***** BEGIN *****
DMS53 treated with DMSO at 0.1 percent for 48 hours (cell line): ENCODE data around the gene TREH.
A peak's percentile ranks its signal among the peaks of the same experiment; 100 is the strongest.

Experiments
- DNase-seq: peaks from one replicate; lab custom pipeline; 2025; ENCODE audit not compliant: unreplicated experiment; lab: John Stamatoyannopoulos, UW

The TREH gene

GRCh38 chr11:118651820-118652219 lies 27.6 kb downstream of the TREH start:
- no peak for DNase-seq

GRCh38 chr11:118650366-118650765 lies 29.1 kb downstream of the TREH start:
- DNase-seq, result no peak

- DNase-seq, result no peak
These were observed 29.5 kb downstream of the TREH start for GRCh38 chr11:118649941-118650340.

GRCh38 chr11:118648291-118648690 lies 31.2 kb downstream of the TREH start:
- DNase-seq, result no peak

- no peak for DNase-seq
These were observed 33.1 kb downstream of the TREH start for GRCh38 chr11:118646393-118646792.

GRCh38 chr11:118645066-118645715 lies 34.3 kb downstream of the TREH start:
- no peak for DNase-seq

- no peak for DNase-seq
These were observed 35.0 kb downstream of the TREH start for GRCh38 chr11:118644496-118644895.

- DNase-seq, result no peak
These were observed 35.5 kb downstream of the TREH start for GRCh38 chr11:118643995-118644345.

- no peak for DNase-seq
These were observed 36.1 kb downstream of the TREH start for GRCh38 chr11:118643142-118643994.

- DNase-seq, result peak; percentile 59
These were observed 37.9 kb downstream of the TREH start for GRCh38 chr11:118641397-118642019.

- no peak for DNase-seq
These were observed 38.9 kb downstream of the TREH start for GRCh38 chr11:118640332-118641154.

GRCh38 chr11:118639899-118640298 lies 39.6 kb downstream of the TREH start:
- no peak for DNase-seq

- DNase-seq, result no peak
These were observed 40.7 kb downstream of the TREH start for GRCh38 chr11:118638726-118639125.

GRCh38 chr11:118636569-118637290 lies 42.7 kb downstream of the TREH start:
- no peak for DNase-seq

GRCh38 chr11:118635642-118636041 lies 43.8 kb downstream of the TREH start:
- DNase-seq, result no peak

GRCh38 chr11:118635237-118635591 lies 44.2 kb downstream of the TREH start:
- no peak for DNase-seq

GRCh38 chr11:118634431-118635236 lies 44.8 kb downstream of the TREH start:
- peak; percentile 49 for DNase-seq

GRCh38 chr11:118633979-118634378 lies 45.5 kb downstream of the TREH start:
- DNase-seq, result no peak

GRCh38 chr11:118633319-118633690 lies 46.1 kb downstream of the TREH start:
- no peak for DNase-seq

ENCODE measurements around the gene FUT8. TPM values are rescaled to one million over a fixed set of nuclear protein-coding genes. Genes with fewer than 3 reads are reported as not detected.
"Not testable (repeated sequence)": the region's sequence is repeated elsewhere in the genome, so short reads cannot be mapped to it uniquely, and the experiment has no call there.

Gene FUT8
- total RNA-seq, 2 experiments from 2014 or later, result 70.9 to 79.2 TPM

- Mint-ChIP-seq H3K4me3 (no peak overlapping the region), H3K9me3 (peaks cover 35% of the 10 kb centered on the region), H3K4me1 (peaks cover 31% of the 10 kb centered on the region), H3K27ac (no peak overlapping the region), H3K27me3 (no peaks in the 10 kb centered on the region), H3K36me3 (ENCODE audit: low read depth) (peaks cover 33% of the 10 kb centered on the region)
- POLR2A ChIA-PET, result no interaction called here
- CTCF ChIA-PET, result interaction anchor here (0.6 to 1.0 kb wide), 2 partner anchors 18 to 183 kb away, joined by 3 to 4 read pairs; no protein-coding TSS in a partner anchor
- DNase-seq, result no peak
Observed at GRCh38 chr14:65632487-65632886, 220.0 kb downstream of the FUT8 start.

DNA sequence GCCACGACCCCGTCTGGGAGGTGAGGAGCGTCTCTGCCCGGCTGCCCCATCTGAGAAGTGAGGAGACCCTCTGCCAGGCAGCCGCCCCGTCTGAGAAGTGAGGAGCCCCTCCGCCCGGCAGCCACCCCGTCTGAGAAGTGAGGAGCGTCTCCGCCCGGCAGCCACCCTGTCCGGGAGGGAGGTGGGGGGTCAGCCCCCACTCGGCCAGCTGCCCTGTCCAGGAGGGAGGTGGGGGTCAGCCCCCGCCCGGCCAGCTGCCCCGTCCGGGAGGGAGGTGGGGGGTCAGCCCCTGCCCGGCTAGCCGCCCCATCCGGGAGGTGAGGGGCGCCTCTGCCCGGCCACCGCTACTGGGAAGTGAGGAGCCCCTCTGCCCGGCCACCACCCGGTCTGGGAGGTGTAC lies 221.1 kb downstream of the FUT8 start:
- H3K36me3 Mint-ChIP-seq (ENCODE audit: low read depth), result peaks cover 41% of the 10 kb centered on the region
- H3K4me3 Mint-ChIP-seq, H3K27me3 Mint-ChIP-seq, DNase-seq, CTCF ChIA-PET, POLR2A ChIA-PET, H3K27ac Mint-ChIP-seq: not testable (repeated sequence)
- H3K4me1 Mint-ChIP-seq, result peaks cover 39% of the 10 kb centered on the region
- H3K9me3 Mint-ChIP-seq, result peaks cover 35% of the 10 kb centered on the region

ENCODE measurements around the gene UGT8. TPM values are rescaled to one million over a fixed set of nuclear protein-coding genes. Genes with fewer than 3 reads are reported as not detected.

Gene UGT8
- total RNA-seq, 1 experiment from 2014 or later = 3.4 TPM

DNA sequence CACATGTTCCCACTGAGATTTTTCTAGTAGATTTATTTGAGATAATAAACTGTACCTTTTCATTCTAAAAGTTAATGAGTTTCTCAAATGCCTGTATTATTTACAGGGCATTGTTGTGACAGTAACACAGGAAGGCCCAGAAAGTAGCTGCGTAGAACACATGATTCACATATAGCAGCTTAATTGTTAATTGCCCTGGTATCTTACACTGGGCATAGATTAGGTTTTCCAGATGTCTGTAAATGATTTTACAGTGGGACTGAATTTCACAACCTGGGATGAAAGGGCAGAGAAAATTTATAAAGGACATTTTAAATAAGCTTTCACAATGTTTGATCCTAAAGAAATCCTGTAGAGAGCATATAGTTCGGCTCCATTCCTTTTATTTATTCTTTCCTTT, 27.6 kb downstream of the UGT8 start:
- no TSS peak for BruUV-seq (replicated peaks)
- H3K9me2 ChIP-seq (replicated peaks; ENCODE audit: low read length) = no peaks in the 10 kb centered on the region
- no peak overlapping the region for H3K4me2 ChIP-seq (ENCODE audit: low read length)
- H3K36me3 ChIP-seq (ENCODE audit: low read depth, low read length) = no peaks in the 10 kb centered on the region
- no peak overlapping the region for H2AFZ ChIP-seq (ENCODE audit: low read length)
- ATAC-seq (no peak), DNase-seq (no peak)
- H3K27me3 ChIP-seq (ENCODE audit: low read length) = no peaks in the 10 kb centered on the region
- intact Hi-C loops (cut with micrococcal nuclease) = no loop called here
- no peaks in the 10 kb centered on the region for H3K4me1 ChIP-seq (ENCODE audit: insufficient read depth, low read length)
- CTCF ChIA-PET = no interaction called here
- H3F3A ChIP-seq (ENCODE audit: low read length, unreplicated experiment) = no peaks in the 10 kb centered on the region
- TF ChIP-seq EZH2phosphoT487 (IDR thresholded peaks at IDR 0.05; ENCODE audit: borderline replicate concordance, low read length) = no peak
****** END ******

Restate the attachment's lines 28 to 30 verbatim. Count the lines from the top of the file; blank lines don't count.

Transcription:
GRCh38 chr11:118639899-118640298 lies 39.6 kb downstream of the TREH start:
- no peak for DNase-seq

- DNase-seq, result no peak